Targeted for Palisades Improvement District
In the upcoming municipal election, the ballot has just one up-or-down vote. In order to end the teachers strike in January, Mayor Eric Garcetti, LAUSD officials and teacher union leaders all agreed that the Los Angeles Unified School District needed more money.
As a result, the June 4 ballot offers Measure EE, a 16-cent-per-square-foot parcel tax. But thanks to imprecise language used to describe the measure, there’s disagreement about exactly what structures would be subject to this tax, and more specifically, parking garages and residential garages.
Little known is the tax that is imposed on LAUSD properties located in Business Improvement Districts. That “tax” does not go to teachers, programs, books or computers, but rather is used to keep the sidewalks clean and trees trimmed. And up to five percent of it goes back to the City.
The Pacific Palisades Business Improvement District, which encompasses the businesses, schools and DWP from about Ralphs to Gelsons and from the 881 Alma Real building to Caruso’s Palisades Village, requires that LAUSD pay a yearly assessment for Palisades Elementary.
The most recent Palisades BID document sent to the City recapping 2018 states: “Our unsuccessful attempts to collect assessments from LAUSD have greatly impacted our budget. We hope in the future to have support in trying to collect additional funds from them. In 2017, LAUSD assessment was approximately $13,916, and we received only $5,516 as payment, representing only 40% of the assessment.”
Yes, Palisades Elementary was supposed to pay the BID almost $14,000 annually. Over a five-year period that meant about $70,000 would go back to the Palisades business district. LAUSD was contacted and asked why it voted yes on spending money on non-educational expenses.
In a May 17 email, LAUSD spokesperson Elvia Perez Cano wrote: “Los Angeles Unified strives to be a good neighbor by supporting activities that will benefit our students and school communities with a cleaner and safer environment. Business Improvement Districts have become a challenging issue in the community and coupled with the financial assessments, we hope to more stringently evaluate future requests.”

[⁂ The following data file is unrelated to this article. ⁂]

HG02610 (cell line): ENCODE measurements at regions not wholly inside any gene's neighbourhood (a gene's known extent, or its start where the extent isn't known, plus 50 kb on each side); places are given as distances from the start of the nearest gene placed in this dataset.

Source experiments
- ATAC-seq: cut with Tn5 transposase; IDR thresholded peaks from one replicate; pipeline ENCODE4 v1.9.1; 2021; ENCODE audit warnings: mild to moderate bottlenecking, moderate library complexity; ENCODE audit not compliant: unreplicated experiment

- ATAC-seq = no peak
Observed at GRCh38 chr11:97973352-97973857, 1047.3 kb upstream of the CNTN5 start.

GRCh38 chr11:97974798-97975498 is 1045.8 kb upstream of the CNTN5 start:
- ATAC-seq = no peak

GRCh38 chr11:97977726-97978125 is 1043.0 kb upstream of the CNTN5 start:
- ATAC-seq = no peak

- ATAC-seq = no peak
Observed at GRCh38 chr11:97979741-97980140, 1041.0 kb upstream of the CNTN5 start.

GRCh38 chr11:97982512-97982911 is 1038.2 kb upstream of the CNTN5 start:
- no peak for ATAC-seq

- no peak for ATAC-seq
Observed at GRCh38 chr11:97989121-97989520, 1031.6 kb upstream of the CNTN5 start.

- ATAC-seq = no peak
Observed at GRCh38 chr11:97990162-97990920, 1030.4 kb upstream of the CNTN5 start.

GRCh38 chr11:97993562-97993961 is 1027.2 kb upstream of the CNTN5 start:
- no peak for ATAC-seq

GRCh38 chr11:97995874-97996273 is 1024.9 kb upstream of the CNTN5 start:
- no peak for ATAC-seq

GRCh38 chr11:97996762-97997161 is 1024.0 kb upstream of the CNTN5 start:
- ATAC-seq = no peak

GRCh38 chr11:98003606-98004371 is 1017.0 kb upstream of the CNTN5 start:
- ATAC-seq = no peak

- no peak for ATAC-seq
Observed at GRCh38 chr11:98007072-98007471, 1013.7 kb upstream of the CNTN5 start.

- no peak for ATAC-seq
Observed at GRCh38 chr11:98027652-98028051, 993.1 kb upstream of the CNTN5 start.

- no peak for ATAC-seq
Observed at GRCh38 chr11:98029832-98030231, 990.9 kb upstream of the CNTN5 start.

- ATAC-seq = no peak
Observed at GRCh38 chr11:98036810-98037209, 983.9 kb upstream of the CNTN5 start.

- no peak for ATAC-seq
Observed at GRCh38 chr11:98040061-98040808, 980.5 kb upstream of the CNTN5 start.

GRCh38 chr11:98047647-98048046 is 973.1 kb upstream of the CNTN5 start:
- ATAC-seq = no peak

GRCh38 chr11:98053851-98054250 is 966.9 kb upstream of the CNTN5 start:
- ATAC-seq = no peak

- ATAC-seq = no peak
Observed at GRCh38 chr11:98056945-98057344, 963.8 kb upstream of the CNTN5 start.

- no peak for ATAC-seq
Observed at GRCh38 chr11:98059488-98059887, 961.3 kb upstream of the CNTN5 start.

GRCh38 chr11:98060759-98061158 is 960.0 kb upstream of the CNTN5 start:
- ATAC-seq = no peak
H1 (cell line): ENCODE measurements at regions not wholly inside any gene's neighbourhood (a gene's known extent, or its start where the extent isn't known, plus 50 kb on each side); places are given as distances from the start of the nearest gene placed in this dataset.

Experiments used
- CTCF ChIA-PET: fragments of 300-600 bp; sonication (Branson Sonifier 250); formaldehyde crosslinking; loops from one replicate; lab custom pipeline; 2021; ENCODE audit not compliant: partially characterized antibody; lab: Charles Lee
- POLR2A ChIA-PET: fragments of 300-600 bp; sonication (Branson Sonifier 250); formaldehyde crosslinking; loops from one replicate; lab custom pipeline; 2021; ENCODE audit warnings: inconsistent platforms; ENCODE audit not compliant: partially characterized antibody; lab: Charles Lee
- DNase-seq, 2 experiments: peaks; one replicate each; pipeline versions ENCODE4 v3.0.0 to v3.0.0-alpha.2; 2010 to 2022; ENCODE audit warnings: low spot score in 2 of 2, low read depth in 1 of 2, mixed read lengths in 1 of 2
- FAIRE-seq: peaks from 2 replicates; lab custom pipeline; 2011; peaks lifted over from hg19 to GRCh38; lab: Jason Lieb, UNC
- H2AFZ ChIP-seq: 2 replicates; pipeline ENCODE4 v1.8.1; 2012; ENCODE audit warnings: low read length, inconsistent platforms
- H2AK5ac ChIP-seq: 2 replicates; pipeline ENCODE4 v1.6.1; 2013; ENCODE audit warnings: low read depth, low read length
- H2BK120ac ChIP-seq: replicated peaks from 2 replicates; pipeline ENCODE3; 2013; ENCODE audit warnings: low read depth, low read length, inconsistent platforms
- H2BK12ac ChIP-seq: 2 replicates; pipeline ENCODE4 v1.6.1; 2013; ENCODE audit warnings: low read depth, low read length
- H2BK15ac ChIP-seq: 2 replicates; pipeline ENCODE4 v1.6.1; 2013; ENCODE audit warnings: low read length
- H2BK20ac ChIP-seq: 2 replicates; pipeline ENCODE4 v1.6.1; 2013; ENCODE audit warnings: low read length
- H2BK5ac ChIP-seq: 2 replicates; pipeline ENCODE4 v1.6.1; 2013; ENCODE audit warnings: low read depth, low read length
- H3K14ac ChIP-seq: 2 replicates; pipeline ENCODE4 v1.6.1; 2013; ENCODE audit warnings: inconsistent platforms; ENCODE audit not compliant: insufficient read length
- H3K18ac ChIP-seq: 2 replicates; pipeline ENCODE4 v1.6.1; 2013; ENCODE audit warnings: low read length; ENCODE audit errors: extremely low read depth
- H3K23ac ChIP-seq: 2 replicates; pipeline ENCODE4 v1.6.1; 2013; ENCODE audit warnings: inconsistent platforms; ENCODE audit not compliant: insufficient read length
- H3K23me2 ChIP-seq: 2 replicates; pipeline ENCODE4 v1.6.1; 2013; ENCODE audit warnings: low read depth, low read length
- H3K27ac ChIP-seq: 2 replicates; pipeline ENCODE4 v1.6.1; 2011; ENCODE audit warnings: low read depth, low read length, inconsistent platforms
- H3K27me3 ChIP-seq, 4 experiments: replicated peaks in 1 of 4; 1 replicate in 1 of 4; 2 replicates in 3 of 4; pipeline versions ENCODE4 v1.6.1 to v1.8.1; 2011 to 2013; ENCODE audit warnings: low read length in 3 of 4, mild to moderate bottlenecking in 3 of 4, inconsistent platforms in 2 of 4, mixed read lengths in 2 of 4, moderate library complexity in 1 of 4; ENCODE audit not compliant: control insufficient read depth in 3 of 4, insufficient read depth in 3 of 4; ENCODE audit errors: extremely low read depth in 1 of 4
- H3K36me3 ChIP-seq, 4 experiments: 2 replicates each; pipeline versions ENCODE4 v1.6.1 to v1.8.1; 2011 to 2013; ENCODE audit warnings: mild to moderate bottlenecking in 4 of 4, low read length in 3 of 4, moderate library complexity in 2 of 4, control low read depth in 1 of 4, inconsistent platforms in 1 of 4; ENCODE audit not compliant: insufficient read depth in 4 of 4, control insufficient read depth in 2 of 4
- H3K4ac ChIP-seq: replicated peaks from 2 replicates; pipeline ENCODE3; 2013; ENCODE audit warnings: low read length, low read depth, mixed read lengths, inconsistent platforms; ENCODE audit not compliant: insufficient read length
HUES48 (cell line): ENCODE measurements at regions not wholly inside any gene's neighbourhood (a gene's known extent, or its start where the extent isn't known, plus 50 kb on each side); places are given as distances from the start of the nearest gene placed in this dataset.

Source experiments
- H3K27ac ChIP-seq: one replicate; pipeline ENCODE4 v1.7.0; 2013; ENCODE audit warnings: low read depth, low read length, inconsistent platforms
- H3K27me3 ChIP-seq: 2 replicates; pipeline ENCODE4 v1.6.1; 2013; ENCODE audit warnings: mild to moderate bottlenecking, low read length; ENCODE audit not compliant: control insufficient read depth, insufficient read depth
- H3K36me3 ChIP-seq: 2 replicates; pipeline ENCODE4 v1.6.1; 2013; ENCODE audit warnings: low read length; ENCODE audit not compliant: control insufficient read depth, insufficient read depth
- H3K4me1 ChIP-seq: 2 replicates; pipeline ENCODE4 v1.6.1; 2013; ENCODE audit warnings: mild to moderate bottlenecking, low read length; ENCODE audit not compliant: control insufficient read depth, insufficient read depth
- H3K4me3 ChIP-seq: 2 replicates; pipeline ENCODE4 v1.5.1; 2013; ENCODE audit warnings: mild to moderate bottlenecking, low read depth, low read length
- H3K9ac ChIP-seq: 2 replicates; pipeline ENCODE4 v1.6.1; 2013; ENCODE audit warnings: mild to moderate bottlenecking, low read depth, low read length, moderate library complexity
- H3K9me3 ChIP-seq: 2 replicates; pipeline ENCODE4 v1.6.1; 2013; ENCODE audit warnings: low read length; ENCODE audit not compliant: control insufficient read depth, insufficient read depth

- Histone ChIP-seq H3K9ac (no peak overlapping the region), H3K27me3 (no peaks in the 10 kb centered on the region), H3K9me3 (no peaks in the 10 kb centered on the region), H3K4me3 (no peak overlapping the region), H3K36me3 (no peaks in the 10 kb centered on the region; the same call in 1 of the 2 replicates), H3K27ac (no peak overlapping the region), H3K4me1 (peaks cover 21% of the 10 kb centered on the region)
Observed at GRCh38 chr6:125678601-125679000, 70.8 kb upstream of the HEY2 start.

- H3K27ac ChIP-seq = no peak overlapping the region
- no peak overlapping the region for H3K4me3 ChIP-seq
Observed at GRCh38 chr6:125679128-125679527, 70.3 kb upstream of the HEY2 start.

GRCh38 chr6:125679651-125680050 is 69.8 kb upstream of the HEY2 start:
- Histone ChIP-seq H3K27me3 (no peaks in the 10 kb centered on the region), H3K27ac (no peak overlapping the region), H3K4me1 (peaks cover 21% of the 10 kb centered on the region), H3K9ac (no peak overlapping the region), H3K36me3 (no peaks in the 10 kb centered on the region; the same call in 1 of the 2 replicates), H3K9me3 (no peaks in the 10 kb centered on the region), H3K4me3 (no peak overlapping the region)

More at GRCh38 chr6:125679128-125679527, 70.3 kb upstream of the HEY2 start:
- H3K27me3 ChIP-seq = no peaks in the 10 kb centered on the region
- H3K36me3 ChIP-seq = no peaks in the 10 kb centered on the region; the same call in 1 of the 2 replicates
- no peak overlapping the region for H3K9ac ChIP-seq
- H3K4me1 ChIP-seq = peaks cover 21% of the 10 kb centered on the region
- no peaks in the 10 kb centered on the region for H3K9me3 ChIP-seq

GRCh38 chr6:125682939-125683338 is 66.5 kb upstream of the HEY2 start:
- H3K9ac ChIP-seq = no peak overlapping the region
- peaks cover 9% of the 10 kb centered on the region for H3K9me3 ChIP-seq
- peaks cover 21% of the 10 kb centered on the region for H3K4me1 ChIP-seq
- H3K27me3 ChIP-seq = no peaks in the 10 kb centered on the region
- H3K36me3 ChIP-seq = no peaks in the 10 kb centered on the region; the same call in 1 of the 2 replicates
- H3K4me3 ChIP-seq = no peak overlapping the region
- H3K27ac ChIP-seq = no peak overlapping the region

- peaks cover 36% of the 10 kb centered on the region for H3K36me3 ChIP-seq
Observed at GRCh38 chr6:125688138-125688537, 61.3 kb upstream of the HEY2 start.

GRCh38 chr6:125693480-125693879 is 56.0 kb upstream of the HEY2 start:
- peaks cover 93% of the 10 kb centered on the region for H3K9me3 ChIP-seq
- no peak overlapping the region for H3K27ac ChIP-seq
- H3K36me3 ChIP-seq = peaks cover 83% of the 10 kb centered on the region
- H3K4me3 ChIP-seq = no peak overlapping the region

A BID is a geographically defined area in which services, such as sidewalk washing and beautification efforts, are paid through assessments. That assessment money is collected by the City, which can take up to five percent for billing, collection, revenue accounting, etc.
According to the City, the assessment is not a tax but “a vehicle, which conveys a special benefit upon those who pay.”
Residents pay taxes for public schools and L.A. City property, such as the DWP building, which is located in this BID. But the LAUSD and the City must turn around and pay assessments to the BID, with the City taking its small percentage.
The Palisades BID came into existence in June 2015. Letters were sent to the property owners in the district and according to the LA City website section titled FAQs on BIDs, “The City Council may establish the district if the protest level does not equal or exceed 50 percent of the assessment value.”
The results of that survey are not available on the Palisades BID website. Currently a new firm, New City America, is being hired at a cost of about $30,000 to write a 10-year renewal for the Palisades BID, with increased assessments proposed.
LAUSD (Pali Elementary) has the largest lot square footage at 183,300. Palisades Village has 105,324 sq. ft., the DWP property (corner of Sunset and Via de la Paz) is 12,018, the TOPA Business Block Building is 41,792 sq.ft. and the American Legion owns 44,156 sq.ft.
The school and DWP are billed at a slightly lower BID assessment rate:
Non LAUSD: Front footage is $4.0958 as opposed to LAUSD: $3.433
Non LAUSD: Building sq. ft. is $.066 as opposed to LAUSD/DWP $.0564
Non LAUSD: Lot sq. ft. is $0.041 as opposed to LAUSD/DWP $0.0343
The proposed budget for 2019 for the Palisades BID is $146,569 with a $60,000 carryover from last year. The total estimated revenue is $208,059.
About $108,800 was spent last year under the category “Clean and Beautiful.” The “Communication” category expenses were listed as $24,557 and “Management/Slow Pay/City Fees” were $47,190.